Operation Allied Force: setting a new precedent for humanitarian intervention
Walsh, Thomas F.
Yost, David S.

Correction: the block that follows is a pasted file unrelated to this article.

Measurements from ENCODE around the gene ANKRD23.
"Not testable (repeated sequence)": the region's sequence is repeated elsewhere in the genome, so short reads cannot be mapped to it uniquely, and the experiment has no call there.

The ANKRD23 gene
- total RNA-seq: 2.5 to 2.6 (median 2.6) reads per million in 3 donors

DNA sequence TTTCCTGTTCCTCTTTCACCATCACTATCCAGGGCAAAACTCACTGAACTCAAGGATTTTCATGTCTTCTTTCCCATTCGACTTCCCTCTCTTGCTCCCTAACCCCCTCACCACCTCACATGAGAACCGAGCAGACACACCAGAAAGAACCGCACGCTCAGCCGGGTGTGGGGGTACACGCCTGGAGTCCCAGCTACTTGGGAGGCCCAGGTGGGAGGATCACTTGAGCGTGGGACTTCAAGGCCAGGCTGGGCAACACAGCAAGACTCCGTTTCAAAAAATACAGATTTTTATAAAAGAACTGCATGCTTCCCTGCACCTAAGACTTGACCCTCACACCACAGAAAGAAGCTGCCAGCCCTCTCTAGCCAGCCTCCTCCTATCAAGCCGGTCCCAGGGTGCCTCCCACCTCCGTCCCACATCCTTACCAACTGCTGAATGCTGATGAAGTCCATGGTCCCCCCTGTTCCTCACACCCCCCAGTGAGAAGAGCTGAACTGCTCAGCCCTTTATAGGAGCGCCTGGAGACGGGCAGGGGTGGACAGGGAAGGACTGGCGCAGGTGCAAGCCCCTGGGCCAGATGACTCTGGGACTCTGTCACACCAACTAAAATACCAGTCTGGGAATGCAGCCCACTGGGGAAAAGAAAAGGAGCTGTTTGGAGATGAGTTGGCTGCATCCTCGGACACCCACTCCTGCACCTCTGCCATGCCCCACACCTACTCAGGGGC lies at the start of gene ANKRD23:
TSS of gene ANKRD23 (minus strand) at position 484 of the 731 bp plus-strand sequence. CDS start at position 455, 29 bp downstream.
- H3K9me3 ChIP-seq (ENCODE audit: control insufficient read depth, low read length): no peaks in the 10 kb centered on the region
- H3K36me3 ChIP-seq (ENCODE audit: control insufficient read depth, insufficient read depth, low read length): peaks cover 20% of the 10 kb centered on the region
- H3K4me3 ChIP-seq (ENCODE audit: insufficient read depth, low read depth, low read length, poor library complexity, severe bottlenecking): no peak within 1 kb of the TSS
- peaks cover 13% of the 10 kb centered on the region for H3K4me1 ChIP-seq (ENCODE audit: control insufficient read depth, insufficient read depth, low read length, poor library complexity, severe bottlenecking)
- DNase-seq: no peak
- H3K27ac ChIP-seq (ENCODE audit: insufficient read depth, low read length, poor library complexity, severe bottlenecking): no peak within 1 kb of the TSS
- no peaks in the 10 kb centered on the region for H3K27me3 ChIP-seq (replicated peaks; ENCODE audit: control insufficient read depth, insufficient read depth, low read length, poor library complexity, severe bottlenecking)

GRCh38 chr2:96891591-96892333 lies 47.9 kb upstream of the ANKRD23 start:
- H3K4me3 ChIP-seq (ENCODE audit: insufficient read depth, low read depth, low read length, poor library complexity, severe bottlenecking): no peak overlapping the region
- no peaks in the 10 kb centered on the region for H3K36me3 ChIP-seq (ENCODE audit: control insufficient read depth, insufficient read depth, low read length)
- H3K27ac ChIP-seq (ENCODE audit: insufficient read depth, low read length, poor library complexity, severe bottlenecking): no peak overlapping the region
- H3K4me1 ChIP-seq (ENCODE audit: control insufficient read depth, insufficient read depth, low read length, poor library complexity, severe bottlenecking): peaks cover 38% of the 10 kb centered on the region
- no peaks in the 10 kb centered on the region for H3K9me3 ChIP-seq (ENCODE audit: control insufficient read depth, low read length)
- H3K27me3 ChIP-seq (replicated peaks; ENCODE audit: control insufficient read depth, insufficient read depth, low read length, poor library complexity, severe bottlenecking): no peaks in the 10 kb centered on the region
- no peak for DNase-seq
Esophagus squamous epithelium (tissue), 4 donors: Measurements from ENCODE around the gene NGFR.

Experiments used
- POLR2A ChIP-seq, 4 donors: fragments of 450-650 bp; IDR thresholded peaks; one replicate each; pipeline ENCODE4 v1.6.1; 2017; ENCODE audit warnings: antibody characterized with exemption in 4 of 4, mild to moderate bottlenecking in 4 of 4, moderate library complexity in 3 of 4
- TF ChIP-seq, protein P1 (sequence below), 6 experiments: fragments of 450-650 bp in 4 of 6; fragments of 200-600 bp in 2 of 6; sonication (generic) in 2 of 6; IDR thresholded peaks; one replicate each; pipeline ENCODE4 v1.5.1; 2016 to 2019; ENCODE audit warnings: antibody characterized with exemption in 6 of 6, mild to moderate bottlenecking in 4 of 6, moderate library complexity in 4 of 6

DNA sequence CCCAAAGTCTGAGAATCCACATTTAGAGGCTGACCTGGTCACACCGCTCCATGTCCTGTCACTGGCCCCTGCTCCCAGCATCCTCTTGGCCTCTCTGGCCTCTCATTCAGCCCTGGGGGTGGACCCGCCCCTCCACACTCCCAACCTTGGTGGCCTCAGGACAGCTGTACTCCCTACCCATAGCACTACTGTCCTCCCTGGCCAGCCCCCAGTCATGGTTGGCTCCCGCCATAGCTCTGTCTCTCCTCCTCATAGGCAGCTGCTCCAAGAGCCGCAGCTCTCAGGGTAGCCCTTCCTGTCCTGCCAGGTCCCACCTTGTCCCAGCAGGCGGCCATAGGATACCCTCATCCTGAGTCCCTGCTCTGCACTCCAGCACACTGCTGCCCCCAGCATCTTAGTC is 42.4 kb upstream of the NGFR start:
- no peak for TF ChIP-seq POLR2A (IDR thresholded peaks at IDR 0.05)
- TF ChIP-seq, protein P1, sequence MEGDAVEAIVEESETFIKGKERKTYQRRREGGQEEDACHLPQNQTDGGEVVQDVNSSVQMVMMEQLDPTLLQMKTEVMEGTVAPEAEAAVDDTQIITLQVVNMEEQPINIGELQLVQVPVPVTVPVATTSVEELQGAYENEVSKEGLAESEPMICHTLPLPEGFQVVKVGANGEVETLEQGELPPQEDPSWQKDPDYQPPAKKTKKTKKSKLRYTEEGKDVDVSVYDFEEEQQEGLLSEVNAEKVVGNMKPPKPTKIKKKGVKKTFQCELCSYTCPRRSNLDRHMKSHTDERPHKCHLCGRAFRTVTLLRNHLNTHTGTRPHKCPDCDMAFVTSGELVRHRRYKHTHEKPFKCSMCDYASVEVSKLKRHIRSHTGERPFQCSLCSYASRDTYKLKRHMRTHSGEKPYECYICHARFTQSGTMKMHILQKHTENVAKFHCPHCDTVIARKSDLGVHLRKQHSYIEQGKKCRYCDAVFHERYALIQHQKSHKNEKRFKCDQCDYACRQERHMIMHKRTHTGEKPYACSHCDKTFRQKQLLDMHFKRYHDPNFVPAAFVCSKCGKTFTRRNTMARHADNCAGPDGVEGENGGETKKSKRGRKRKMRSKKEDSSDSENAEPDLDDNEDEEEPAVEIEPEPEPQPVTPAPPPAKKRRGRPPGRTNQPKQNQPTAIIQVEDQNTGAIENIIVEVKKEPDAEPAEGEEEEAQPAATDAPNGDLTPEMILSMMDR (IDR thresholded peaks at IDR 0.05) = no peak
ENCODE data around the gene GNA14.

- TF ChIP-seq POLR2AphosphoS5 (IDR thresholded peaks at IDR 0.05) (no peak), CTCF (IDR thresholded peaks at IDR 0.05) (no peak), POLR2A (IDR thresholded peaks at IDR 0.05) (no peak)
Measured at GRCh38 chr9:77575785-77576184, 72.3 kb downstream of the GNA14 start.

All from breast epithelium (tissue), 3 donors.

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On 24 March 1999, NATO initiated military action against the Federal Republic of Yugoslavia in response to the crisis in Kosovo. Operation Allied Force was conducted without the explicit authorization of the United Nations Security Council, but was justified by NATO allies as a means to bring peace and stability to Kosovo, and to prevent a greater humanitarian emergency from developing. In the absence of specific U.N.S.C. authorization, was NATO's violation of Yugoslavia's sovereignty through the use of force illegitimate? Or were the potential humanitarian consequences of inaction by NATO so disastrous as to make intervention a moral imperative, despite the stipulations of the U.N. Charter? These questions-still under debate-highlight the dilemma facing the NATO allies on the eve of Operation Allied Force. This thesis examines Operation Allied Force and how the most influential NATO allies (Britain, France, Germany, and the United States) justified the use of force in the Kosovo crisis without relying on an explicit U.N. Security Council mandate for such action. In addition, it considers whether NATO's intervention in the Kosovo conflict established a new precedent whereby U.N. Security Council authorization of the use of force is no longer a prerequisite for forceful humanitarian intervention.
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